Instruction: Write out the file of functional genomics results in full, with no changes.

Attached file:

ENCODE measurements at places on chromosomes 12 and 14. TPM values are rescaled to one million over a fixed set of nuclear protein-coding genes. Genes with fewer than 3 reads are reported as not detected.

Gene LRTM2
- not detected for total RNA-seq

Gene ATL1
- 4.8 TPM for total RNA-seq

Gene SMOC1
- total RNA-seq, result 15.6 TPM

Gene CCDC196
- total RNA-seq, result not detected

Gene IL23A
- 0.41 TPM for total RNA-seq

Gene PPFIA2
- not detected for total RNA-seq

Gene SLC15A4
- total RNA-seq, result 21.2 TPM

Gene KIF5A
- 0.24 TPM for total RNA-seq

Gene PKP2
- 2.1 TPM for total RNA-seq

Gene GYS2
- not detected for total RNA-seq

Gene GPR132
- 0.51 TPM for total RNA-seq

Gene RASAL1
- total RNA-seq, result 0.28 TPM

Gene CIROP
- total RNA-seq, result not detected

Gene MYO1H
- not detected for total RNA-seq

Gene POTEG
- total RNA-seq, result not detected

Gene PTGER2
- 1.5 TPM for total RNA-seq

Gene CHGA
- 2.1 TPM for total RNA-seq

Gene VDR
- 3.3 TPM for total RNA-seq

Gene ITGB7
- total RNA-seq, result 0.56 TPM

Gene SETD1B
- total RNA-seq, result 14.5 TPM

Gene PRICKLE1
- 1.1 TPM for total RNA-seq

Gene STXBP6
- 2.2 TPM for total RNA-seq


ENCODE measurements at places on chromosomes 12 and 14. TPM values are rescaled to one million over a fixed set of nuclear protein-coding genes. Genes with fewer than 3 reads are reported as not detected.

Gene LRTM2
- not detected for total RNA-seq

Gene ATL1
- 4.8 TPM for total RNA-seq

Gene SMOC1
- total RNA-seq, result 15.6 TPM

Gene CCDC196
- total RNA-seq, result not detected

Gene IL23A
- 0.41 TPM for total RNA-seq

Gene PPFIA2
- not detected for total RNA-seq

Gene SLC15A4
- total RNA-seq, result 21.2 TPM

Gene KIF5A
- 0.24 TPM for total RNA-seq

Gene PKP2
- 2.1 TPM for total RNA-seq

Gene GYS2
- not detected for total RNA-seq

Gene GPR132
- 0.51 TPM for total RNA-seq

Gene RASAL1
- total RNA-seq, result 0.28 TPM

Gene CIROP
- total RNA-seq, result not detected

Gene MYO1H
- not detected for total RNA-seq

Gene POTEG
- total RNA-seq, result not detected

Gene PTGER2
- 1.5 TPM for total RNA-seq

Gene CHGA
- 2.1 TPM for total RNA-seq

Gene VDR
- 3.3 TPM for total RNA-seq

Gene ITGB7
- total RNA-seq, result 0.56 TPM

Gene SETD1B
- total RNA-seq, result 14.5 TPM

Gene PRICKLE1
- 1.1 TPM for total RNA-seq

Gene STXBP6
- 2.2 TPM for total RNA-seq